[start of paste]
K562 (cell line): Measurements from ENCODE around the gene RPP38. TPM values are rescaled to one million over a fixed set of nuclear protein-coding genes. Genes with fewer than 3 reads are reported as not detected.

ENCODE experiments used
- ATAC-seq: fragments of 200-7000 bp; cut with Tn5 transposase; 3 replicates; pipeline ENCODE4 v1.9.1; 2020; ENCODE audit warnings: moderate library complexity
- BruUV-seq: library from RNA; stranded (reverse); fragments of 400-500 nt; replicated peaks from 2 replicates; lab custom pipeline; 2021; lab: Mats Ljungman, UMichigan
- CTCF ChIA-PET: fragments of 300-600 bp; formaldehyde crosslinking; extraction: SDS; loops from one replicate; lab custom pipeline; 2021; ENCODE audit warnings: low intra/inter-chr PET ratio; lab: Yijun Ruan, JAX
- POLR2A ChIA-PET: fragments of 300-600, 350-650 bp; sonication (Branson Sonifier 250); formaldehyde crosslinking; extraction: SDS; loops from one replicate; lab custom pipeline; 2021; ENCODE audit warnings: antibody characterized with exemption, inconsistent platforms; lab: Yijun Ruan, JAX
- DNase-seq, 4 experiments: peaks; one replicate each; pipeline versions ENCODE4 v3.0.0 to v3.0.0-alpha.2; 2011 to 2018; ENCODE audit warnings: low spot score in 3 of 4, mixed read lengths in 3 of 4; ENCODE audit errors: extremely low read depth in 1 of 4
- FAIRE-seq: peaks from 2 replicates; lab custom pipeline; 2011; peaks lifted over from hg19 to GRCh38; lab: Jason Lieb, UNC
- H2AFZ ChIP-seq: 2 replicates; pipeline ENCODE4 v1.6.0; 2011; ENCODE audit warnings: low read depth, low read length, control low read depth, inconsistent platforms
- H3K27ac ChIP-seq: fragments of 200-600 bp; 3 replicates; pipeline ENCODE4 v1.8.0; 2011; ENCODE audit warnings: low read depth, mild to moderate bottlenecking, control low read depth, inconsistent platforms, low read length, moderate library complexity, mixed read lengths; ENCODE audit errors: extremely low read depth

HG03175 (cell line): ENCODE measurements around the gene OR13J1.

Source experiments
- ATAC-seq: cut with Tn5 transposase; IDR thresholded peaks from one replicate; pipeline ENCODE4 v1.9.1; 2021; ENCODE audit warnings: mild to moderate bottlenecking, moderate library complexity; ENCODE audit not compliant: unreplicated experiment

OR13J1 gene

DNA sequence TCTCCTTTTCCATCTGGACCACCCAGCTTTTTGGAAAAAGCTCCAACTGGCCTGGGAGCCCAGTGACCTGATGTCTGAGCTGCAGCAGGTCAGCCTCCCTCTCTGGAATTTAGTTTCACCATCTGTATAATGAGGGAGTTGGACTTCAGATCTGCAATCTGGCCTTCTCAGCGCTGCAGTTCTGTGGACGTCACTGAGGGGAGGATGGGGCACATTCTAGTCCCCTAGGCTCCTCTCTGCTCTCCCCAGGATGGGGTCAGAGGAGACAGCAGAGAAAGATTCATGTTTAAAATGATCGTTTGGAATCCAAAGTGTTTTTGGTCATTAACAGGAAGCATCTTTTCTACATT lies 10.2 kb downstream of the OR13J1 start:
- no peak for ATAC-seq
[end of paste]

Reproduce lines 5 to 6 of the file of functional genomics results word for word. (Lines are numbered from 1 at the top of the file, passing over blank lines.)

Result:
- CTCF ChIA-PET: fragments of 300-600 bp; formaldehyde crosslinking; extraction: SDS; loops from one replicate; lab custom pipeline; 2021; ENCODE audit warnings: low intra/inter-chr PET ratio; lab: Yijun Ruan, JAX
- POLR2A ChIA-PET: fragments of 300-600, 350-650 bp; sonication (Branson Sonifier 250); formaldehyde crosslinking; extraction: SDS; loops from one replicate; lab custom pipeline; 2021; ENCODE audit warnings: antibody characterized with exemption, inconsistent platforms; lab: Yijun Ruan, JAX